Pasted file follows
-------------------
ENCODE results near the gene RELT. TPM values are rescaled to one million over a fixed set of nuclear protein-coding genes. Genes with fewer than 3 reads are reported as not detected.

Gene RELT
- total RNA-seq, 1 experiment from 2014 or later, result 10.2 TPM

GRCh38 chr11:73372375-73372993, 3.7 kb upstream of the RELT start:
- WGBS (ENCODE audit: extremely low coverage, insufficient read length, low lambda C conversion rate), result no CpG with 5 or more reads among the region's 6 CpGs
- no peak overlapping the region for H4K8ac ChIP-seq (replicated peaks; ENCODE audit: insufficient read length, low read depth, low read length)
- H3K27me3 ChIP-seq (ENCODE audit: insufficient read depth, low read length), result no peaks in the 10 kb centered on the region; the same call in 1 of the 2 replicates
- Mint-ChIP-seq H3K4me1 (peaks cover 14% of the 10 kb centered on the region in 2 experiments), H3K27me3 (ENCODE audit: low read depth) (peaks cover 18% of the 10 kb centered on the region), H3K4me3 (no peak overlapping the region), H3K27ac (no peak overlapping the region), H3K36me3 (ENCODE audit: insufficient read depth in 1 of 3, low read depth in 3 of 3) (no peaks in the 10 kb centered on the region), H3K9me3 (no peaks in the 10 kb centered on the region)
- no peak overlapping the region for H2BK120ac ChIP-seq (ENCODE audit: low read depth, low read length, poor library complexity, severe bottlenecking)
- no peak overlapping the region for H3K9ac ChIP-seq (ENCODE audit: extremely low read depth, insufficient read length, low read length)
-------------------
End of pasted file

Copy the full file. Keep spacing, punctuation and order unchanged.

ENCODE results near the gene RELT. TPM values are rescaled to one million over a fixed set of nuclear protein-coding genes. Genes with fewer than 3 reads are reported as not detected.

Gene RELT
- total RNA-seq, 1 experiment from 2014 or later, result 10.2 TPM

GRCh38 chr11:73372375-73372993, 3.7 kb upstream of the RELT start:
- WGBS (ENCODE audit: extremely low coverage, insufficient read length, low lambda C conversion rate), result no CpG with 5 or more reads among the region's 6 CpGs
- no peak overlapping the region for H4K8ac ChIP-seq (replicated peaks; ENCODE audit: insufficient read length, low read depth, low read length)
- H3K27me3 ChIP-seq (ENCODE audit: insufficient read depth, low read length), result no peaks in the 10 kb centered on the region; the same call in 1 of the 2 replicates
- Mint-ChIP-seq H3K4me1 (peaks cover 14% of the 10 kb centered on the region in 2 experiments), H3K27me3 (ENCODE audit: low read depth) (peaks cover 18% of the 10 kb centered on the region), H3K4me3 (no peak overlapping the region), H3K27ac (no peak overlapping the region), H3K36me3 (ENCODE audit: insufficient read depth in 1 of 3, low read depth in 3 of 3) (no peaks in the 10 kb centered on the region), H3K9me3 (no peaks in the 10 kb centered on the region)
- no peak overlapping the region for H2BK120ac ChIP-seq (ENCODE audit: low read depth, low read length, poor library complexity, severe bottlenecking)
- no peak overlapping the region for H3K9ac ChIP-seq (ENCODE audit: extremely low read depth, insufficient read length, low read length)